Physics Stack Exchange is a question and answer site for active researchers, academics and students of physics. Join them; it only takes a minute:

Sign up
Here's how it works:
  1. Anybody can ask a question
  2. Anybody can answer
  3. The best answers are voted up and rise to the top

I'm studying Chiral Perturbation Theory ($\chi PT$) from Scherer's Introduction to Chiral Perturbation Theory.

What I am currently having some trouble understanding are two things:

  1. The quark condensate. What is this and why is it a sufficient condition for spontaneous breaking of chiral symmetry? What I do not really understand is where the operator $S_a=\bar{q} \lambda_a q$ comes from ($\lambda_a$ are the Gell-Mann matrices) and why the expectation value of this (which I gather is zero) gives us this thing called the quark condensate.
  2. The formulation of the effective Lagrangian. There is some stuff in Scherer about the coset $G/H$ where in this case G is the full chiral group and $H$ is the vector subgroup which is left after spontaneous symmetry breaking, but I do not really follow how this discussion explains why the Lagrangian is given in terms of the SU(3) matrix $U=\exp{\frac{i}{F_0} \Phi} = \exp{\frac{i}{F_0} \phi_a\lambda_a}$ for (individual) Goldstone fields $\phi_a$? Why can't we write down the effective Lagrangian in terms of the actual degrees of freedom in the theory, i.e. the Goldstone fields? I've read something about them not transforming non-linearly (and the $U$ transforming linearly) but could not really follow so if someone could elaborate on this I would be very glad.

A big thanks in advance for all help given!

And another thing - if anyone has another tip for an introductory reference to $\chi PT$, I would be very grateful. Scherer works decently but it's always good to read about things from a different viewpoint.

share|cite|improve this question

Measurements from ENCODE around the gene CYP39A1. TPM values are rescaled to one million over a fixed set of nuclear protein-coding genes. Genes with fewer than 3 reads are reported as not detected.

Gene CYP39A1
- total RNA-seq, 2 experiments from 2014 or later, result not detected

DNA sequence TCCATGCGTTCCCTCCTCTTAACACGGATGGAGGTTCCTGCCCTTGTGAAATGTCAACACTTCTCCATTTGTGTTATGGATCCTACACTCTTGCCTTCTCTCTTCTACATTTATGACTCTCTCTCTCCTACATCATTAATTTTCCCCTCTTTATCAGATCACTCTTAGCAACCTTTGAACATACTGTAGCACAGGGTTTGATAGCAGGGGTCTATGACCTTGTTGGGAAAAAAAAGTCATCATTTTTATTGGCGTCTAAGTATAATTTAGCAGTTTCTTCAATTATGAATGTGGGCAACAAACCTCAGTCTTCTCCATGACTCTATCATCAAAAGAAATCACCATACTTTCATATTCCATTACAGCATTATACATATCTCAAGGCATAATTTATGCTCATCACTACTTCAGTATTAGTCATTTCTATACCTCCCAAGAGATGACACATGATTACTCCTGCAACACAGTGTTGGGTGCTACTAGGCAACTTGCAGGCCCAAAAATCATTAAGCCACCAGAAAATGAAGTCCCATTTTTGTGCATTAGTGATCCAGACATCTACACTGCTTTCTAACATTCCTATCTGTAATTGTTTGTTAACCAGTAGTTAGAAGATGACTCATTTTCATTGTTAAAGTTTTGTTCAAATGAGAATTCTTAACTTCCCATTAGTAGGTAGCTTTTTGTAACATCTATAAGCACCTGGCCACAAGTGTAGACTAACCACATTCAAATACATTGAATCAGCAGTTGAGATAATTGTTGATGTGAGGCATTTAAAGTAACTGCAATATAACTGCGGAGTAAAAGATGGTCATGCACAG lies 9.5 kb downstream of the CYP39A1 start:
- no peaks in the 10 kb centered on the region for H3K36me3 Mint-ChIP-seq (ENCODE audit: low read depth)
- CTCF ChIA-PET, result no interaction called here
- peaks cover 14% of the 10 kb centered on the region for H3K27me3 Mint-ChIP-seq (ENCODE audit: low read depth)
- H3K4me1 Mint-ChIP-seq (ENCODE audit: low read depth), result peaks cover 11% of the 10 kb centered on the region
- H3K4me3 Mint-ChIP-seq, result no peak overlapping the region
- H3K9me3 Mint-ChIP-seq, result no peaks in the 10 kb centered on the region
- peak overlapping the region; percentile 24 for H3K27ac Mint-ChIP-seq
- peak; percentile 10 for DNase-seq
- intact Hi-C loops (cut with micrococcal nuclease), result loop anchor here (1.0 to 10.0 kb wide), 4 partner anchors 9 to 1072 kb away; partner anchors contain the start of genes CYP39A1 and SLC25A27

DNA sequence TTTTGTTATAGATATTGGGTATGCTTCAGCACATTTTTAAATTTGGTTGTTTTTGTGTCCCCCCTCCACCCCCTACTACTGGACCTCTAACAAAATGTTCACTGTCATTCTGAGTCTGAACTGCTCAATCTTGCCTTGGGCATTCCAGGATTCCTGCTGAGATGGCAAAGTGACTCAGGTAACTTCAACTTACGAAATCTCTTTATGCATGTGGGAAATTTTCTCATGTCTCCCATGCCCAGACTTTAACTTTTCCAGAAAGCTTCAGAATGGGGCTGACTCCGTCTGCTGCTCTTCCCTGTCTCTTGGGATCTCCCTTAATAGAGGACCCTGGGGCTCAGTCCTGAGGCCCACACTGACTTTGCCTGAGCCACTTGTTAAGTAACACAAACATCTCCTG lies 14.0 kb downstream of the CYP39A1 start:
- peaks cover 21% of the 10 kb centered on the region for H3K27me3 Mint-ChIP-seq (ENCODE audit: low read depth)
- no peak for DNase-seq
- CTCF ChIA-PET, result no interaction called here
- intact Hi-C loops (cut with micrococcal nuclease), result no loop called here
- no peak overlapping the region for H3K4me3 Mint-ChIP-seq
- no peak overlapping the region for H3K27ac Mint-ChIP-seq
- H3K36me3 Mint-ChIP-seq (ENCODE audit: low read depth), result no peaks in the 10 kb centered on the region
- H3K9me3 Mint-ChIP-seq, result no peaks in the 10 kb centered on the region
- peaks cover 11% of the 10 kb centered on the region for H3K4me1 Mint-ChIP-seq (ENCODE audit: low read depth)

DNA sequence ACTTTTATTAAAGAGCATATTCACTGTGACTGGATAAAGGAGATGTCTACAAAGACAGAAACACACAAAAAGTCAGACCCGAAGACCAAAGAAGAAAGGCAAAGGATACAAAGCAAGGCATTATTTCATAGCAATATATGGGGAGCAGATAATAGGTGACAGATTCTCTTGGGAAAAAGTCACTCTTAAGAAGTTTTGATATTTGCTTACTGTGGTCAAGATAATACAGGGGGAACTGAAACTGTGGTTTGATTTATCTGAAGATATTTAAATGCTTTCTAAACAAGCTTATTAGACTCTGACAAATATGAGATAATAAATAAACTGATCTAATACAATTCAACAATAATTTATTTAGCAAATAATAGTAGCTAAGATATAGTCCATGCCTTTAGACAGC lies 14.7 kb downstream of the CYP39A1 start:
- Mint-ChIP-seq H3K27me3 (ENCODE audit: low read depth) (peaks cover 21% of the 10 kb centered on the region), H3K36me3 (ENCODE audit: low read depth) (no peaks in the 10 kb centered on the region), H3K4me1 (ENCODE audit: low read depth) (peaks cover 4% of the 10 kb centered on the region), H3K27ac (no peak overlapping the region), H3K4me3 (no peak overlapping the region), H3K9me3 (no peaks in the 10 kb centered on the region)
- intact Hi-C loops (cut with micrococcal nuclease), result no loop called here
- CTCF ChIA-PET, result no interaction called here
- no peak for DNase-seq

1. The operator $S=\bar{q}\lambda_a q$ is the so-called scalar quark density, and together with its pseudoscalar counterpart, it enters the expressions for the divergence of the vector and axial-vector currents (see section 2.3.6).
    Spontaneous symmetry breaking occurs if $n$ generators of a symmetry transformation do not annihilate the ground state, resulting in the existence of $n$ massless Goldstone bosons. As derived in section 4.1.2, the action of the generator on the ground state, $Q_a^A\mid0\rangle$, is related to the scalar quark condensate $\langle\bar{q}q\rangle$. This relation indicates that a non-vanishing condensate is a sufficient condition for spontaneous symmetry breaking.
  2. The main point here is that the Lagrangian formulated in terms of U is invariant (and therefore transforms) under global $SU(3)_L\times SU(3)_R\times U(1)_V$ (corresponding to $G$) while the fields $\phi$ only transform as an octet under the subgroup $SU(3)_V$ (corresponding to $G/H$). In terms of U, it can also be easily shown (section 4.2.2) that the ground state is invariant under vector but not under axial transformations.
share|cite|improve this answer

Your Answer


By posting your answer, you agree to the privacy policy and terms of service.

Not the answer you're looking for? Browse other questions tagged or ask your own question.